(Bloomberg) -- Australian retail sales almost stagnated in April as higher borrowing costs and still-elevated inflation encouraged households to save more and spend less. 

Sales advanced 0.1% from the prior month, slower than economists’ estimated 0.2% gain, government data showed Tuesday. The outcome follows a 0.4% decline in March. 

Australian consumer discretionary stocks are on track for a second straight month of losses. Households are hunkering down at the prospect of interest rates remaining higher for longer to stamp out inflation. 

Consumer sentiment has been in the doldrums for more than two years as mortgage repayments ratcheted up. All eyes will now be on the monthly inflation figures due Wednesday with economists predicting the gauge will ease to 3.4% — still above the Reserve Bank’s 2-3% target range. 

Read more: Australia’s Spike in Young Unemployed Signals Weaker Job Market

The RBA next meets on June 17-18 and is expected to leave its key rate at a 12-year high of 4.35%. The board has placed a high bar to raising rates again, while saying further tightening cannot be ruled out.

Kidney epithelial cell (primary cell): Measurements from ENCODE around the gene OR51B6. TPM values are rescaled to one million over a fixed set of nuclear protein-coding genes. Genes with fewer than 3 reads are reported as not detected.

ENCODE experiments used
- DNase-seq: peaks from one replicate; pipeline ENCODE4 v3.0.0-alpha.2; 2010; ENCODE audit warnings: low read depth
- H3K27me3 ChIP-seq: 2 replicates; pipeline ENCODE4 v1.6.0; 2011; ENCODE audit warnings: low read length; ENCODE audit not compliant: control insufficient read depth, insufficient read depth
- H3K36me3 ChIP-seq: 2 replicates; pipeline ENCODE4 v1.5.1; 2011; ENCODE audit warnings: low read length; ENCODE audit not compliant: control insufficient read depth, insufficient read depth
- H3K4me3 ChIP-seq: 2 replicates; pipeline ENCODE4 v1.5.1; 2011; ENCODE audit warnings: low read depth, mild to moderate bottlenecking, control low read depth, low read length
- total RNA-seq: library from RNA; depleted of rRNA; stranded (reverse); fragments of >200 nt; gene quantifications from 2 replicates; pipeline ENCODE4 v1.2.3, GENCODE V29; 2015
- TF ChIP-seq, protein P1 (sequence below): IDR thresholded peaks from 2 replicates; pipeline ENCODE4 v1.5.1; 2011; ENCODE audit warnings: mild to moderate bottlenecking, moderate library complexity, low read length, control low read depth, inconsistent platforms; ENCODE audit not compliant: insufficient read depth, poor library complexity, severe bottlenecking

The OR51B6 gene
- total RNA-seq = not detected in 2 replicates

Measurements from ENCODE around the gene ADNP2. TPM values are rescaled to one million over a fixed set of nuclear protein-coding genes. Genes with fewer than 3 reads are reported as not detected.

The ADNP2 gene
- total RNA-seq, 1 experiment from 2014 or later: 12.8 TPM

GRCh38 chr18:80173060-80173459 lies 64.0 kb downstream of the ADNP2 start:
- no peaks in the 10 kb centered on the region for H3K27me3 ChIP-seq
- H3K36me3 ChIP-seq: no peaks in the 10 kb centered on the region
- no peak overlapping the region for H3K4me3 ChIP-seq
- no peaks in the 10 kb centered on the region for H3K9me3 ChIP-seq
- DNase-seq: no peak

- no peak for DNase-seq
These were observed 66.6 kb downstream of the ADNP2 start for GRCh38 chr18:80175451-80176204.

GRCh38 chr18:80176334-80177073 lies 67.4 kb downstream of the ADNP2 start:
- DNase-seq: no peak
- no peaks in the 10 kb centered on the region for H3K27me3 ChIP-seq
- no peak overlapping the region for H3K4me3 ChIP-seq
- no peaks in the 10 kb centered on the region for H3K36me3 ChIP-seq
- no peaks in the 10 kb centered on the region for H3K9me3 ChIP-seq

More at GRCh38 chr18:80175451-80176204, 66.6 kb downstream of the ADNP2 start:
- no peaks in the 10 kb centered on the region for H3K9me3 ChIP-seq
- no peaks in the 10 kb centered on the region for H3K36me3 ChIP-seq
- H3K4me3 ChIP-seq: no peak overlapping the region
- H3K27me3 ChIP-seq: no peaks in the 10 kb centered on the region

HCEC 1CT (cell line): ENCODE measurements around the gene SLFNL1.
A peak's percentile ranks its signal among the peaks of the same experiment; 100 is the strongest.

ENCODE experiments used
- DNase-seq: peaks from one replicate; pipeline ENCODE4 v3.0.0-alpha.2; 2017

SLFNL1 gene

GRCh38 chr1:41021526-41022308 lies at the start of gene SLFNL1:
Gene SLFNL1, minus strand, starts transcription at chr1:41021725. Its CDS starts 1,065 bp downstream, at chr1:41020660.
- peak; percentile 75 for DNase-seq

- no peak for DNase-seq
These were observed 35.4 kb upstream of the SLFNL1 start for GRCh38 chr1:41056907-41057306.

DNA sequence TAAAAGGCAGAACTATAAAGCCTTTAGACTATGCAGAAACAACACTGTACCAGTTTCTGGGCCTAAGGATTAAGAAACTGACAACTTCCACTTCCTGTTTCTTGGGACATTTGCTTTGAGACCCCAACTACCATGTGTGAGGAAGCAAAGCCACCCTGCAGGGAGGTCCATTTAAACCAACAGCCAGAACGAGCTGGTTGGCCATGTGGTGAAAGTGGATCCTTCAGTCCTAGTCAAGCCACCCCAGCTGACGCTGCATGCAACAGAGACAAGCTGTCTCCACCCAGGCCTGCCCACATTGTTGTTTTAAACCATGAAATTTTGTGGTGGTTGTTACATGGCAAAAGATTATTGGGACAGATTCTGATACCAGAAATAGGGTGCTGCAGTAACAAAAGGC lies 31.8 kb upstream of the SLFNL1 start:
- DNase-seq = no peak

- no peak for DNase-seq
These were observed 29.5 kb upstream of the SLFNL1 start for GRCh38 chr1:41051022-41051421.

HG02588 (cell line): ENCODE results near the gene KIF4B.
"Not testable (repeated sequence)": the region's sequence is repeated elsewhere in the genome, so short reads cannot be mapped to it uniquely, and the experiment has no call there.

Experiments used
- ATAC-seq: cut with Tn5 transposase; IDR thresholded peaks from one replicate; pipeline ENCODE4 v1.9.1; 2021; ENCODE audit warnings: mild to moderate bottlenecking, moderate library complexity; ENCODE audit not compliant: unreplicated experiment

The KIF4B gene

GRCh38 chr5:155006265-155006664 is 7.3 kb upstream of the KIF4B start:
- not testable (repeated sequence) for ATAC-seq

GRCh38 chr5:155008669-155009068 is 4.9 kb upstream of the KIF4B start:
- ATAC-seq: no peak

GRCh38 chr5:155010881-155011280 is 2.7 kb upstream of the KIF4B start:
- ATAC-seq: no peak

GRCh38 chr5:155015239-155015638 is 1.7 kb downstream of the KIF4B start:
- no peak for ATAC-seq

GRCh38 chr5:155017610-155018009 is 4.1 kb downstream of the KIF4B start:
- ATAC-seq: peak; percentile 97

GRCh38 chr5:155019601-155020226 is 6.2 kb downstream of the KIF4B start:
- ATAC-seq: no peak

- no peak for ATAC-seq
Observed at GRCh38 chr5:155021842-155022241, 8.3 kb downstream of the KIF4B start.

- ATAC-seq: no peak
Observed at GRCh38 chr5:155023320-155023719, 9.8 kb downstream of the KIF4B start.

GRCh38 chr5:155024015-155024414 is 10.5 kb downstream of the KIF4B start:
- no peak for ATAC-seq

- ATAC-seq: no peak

Economists expect the next move to be down with the first rate cut likely in November. Money market bets imply an easing cycle will only start in the first-half of 2025. 

From a year earlier, retail sales climbed just 1.3%, running well below the 4-5% pace seen in early 2023 as rate rises and other cost-of-living pressures weigh on household spending.

Retail sales can be an important consideration in policy decisions given consumption accounts for more than half of gross domestic product. The RBA has repeatedly highlighted that the outlook for household spending remains a key uncertainty.

Thursday’s retail data also showed:

  • Other retailing rose 1.6%, while household goods sales climbed 0.7%
  • Clothing, footwear, and personal accessory retailing slid 0.7%
  • “The relatively earlier Easter and the different timing of school holidays across the country meant we saw some added volatility in turnover in March and April,” said Ben Dorber, ABS head of retail statistics

--With assistance from Tomoko Sato and Georgina McKay.

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